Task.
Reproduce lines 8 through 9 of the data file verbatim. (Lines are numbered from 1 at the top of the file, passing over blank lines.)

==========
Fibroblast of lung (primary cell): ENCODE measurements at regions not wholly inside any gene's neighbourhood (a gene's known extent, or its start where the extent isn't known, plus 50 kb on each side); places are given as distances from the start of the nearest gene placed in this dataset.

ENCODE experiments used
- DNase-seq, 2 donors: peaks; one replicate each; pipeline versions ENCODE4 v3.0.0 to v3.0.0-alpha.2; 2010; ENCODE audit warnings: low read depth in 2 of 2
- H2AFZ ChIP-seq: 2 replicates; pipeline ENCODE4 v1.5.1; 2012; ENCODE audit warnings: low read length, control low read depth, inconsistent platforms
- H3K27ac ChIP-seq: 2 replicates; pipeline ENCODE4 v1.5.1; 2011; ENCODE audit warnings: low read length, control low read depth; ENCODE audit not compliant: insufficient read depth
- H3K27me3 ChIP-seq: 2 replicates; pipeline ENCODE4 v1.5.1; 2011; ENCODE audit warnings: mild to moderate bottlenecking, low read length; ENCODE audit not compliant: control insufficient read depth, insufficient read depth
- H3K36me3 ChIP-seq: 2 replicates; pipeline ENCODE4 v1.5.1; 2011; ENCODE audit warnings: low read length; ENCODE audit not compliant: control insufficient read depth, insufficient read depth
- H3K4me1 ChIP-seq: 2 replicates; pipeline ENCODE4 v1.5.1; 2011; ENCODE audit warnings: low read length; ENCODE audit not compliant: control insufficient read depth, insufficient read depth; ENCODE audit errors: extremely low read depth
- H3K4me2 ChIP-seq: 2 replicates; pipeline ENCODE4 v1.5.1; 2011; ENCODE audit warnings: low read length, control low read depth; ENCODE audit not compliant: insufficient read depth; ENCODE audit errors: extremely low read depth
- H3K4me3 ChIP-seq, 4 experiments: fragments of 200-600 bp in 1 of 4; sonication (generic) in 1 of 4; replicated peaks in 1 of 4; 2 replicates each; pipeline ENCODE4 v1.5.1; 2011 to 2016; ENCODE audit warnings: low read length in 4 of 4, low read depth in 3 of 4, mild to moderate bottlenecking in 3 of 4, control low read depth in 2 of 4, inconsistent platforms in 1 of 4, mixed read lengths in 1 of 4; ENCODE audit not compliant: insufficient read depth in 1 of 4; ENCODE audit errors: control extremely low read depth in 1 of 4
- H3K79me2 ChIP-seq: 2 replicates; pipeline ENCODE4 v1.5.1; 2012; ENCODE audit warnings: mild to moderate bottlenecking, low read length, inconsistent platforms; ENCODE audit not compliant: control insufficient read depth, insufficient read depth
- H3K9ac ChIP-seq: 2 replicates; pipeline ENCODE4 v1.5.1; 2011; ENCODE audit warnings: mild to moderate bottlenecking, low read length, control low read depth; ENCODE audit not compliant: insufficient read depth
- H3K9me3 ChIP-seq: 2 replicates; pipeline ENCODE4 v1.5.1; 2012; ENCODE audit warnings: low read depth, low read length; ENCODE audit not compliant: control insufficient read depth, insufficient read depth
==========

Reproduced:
- H3K4me1 ChIP-seq: 2 replicates; pipeline ENCODE4 v1.5.1; 2011; ENCODE audit warnings: low read length; ENCODE audit not compliant: control insufficient read depth, insufficient read depth; ENCODE audit errors: extremely low read depth
- H3K4me2 ChIP-seq: 2 replicates; pipeline ENCODE4 v1.5.1; 2011; ENCODE audit warnings: low read length, control low read depth; ENCODE audit not compliant: insufficient read depth; ENCODE audit errors: extremely low read depth